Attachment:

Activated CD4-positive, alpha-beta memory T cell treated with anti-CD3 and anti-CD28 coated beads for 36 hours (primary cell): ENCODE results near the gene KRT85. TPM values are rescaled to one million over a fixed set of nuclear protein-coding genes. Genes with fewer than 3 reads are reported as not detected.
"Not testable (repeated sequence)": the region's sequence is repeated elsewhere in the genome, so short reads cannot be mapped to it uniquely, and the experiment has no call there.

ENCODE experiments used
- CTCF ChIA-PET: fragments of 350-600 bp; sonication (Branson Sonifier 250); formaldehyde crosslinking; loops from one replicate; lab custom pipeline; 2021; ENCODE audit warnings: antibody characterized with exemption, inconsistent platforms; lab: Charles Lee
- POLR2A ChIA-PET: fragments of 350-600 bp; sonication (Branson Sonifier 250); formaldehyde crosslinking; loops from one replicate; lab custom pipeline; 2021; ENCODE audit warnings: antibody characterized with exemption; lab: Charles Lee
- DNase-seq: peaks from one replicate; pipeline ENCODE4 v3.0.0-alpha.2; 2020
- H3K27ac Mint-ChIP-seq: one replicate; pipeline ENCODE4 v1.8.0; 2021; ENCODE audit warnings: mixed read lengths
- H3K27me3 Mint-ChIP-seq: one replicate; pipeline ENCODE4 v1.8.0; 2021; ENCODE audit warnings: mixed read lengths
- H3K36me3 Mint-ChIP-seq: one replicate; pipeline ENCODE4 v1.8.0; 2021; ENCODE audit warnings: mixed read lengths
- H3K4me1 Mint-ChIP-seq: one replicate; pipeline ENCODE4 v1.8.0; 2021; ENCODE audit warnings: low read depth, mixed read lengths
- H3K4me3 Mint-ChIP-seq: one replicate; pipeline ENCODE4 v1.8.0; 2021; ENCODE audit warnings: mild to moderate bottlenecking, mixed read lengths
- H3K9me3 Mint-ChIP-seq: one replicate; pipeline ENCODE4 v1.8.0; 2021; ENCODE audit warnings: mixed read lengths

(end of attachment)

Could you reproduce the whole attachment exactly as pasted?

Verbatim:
Activated CD4-positive, alpha-beta memory T cell treated with anti-CD3 and anti-CD28 coated beads for 36 hours (primary cell): ENCODE results near the gene KRT85. TPM values are rescaled to one million over a fixed set of nuclear protein-coding genes. Genes with fewer than 3 reads are reported as not detected.
"Not testable (repeated sequence)": the region's sequence is repeated elsewhere in the genome, so short reads cannot be mapped to it uniquely, and the experiment has no call there.

ENCODE experiments used
- CTCF ChIA-PET: fragments of 350-600 bp; sonication (Branson Sonifier 250); formaldehyde crosslinking; loops from one replicate; lab custom pipeline; 2021; ENCODE audit warnings: antibody characterized with exemption, inconsistent platforms; lab: Charles Lee
- POLR2A ChIA-PET: fragments of 350-600 bp; sonication (Branson Sonifier 250); formaldehyde crosslinking; loops from one replicate; lab custom pipeline; 2021; ENCODE audit warnings: antibody characterized with exemption; lab: Charles Lee
- DNase-seq: peaks from one replicate; pipeline ENCODE4 v3.0.0-alpha.2; 2020
- H3K27ac Mint-ChIP-seq: one replicate; pipeline ENCODE4 v1.8.0; 2021; ENCODE audit warnings: mixed read lengths
- H3K27me3 Mint-ChIP-seq: one replicate; pipeline ENCODE4 v1.8.0; 2021; ENCODE audit warnings: mixed read lengths
- H3K36me3 Mint-ChIP-seq: one replicate; pipeline ENCODE4 v1.8.0; 2021; ENCODE audit warnings: mixed read lengths
- H3K4me1 Mint-ChIP-seq: one replicate; pipeline ENCODE4 v1.8.0; 2021; ENCODE audit warnings: low read depth, mixed read lengths
- H3K4me3 Mint-ChIP-seq: one replicate; pipeline ENCODE4 v1.8.0; 2021; ENCODE audit warnings: mild to moderate bottlenecking, mixed read lengths
- H3K9me3 Mint-ChIP-seq: one replicate; pipeline ENCODE4 v1.8.0; 2021; ENCODE audit warnings: mixed read lengths